360° Analysis

Obama: The Second Coming


January 19, 2013 08:51 EDT

Obama’s second term will be eventful: another financial crisis might occur, Reaganism could die and America will be more assertive abroad.

In the words of Justice Scalia, the American government was designed for obstruction. Fleeing authoritarian governments, Americans brought to life Montesquieu’s ideas about the separation of powers. The President, the Congress and the Supreme Court keep each other in check. This has meant that through most of its history America has had more freedom than any other country on the planet. It has also meant that the most powerful man in the world has sometimes little power to implement his agenda.

During his first term, Barack Obama was in the enviable position of having a Democrat majority in the House of Representatives and a Democrat super majority of 60 in the Senate. Theoretically, he had a great chance to push through his agenda. Yet, even his own party proved restive and the Tea Party emerged like a typhoon. His signature health care reform was passed only after the loss of Ted Kennedy’s Senate seat in blue veined Massachusetts, and was a touch and go affair.

This time Obama faces a House of Representatives with recalcitrant Republicans and a Senate where Democrats do not have a super majority. Yet, there is a swagger in his step, firmness in his tone and an appetite for a fight. The next four years will be a wild ride and will shape the destiny of America in the 21st century.

Expect Another Financial Crisis

The American economy is still weak. Unemployment is still at 7.8% and this is without counting those that have dropped out of the workforce. The deleveraging following the housing bubble has meant that people have less money to spend and growth will be moderate at best. The fight over the debt ceiling and the resulting settlement will also slow down the economy. Government spending will decrease and tax increases for the wealthy will suck out some money from the economy. Yet, neither the president nor the Congress have many options. American policy makers cannot become Keynesian and initiate a modern day equivalent of Roosevelt’s New Deal. The US deficit is simply too high. At the same time, they cannot embark on austerity because Friedmanite solutions would tip the economy into recession. The global economic scenario is not encouraging. Emerging markets are slowing down. Europe continues to be in crisis.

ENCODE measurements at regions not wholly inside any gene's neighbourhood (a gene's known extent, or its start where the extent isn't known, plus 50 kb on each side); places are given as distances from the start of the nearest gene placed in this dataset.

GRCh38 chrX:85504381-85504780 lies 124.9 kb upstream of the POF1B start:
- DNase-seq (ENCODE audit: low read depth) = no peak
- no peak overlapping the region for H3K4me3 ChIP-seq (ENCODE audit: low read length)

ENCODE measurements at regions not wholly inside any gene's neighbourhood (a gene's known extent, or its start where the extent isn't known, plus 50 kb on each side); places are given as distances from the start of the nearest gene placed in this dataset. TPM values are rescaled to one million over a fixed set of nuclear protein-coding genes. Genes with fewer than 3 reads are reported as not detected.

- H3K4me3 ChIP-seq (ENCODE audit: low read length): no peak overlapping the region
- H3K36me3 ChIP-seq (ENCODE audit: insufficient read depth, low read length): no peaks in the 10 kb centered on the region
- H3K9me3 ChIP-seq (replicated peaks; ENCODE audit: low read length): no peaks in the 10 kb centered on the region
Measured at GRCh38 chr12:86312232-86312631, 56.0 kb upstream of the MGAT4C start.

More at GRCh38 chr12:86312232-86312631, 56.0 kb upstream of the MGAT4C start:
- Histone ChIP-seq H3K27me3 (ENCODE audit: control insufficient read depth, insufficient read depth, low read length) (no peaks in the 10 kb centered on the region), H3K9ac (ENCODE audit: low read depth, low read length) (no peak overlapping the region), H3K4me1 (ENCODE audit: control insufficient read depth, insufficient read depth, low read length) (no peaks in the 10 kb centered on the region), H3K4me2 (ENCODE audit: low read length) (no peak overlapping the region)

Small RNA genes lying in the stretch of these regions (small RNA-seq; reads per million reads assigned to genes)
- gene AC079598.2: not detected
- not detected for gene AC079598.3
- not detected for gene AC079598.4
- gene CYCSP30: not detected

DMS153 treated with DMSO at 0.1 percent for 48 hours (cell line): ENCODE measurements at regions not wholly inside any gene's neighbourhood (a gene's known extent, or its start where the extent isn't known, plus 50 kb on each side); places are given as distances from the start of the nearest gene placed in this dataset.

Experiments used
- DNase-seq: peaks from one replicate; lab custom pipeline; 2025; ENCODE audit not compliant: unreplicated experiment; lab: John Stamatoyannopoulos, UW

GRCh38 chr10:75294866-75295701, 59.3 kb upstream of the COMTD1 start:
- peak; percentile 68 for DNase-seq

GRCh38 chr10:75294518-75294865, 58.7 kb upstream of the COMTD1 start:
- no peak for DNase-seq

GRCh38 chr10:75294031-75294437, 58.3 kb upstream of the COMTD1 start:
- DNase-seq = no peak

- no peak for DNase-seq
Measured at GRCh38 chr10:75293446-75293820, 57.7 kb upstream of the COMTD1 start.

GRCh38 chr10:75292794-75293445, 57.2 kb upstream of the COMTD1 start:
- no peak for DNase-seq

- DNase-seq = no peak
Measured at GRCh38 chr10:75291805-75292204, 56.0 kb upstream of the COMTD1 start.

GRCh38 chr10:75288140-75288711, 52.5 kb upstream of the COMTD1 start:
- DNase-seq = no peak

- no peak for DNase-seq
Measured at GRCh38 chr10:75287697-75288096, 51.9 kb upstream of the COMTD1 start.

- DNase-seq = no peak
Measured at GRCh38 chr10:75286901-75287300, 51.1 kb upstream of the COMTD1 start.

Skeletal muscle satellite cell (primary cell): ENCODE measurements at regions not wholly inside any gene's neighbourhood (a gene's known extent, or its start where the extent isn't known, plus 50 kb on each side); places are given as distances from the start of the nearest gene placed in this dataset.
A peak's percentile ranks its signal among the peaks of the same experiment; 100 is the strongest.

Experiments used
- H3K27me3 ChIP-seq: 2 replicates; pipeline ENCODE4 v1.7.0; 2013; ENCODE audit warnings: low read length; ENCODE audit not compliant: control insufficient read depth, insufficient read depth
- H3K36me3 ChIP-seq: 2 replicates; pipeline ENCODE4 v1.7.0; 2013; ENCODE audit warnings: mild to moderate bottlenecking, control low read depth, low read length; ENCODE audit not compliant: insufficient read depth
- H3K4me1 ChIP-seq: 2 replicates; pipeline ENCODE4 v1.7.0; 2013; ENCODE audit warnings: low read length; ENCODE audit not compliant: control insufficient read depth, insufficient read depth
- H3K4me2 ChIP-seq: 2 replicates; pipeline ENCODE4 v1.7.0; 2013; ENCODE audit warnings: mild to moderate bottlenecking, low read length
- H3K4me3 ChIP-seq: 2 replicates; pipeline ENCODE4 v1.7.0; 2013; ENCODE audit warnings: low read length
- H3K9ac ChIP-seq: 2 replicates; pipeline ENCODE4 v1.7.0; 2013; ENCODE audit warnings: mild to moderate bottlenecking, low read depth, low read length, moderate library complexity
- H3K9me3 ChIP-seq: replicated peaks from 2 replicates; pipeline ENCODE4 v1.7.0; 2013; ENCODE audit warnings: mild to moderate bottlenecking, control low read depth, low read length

Manufacturing in the US is likely to start growing again. Hailing from the Midwest, Obama has been supportive of manufacturing and has saved Detroit. More importantly, labor costs have risen in China and increased energy prices have pushed up the cost of transportation, making imports expensive. American manufacturing is becoming globally competitive again and PwC is of the opinion that the US is about to see a resurgence in manufacturing. Fracking has led to a bonanza in natural gas and, to a lesser degree, in oil production. US government projections expect American energy production to grow faster than energy consumption. By 2020, the US is expected to be a net exporter of national gas. This means cheaper energy, lower cost of manufacturing and increased employment in the long-run. Some even have visions of a new “golden age” for America.

Yet, there are dark clouds on the horizon. The bailout of the banks was botched. It merged already huge entities to create monstrosities. Too big to fail was made even bigger to fail. Moral hazard, an economic term where one party is likely to take risks because the costs will be borne by someone else, has increased. Systemic risk in the financial system has also increased. Obama has responded to the systemic flaws in the financial system through supporting ham-handed regulation drafted by the Congress. The 848 pages long Dodd-Frank Act of 2010 is a badly drafted monstrosity that is muddled in its conception and onerous in its implications. Davis Polk’s famous summary of the law is itself over 100 pages long. Instead of regulation, Obama and the Congress needed to do what was once done in 1911 to Standard Oil. If something is too big to fail, chances are that it is too big. Instead of over regulating and then under governing huge companies, it is more efficient to break them up. However, financiers fund election campaigns and therefore, breaking big banks up is not a policy option. Dodd-Frank will fail. The monetary easing by the Fed is hiding weaknesses in the financial system that never went away. Another financial crisis is looming when the next shock hits the world economy.

Reagan is Finally Dying

Ronald Reagan buried Lyndon Johnson. There is a real chance that Obama might bury Reagan. By the early 1980s, the limitations of the Johnson model were beginning to show. The Great Society experiment, purported to lead to a more egalitarian society and pay for both guns and butter, ran out of steam. That gave Reagan an opportunity to unleash the markets, lower tax rates and get “governments off the back” of the people. The limitations of the Reagan model have been coming to the fore with rising income inequalities, booming budget deficits and market failures. Poor infrastructure and falling living standards in an age of global competition have created a rust belt in large parts of America. Obama’s reelection and the bitter battles over a spate of issues such as taxation, health care and gun control are part of a larger debate about the role of the state.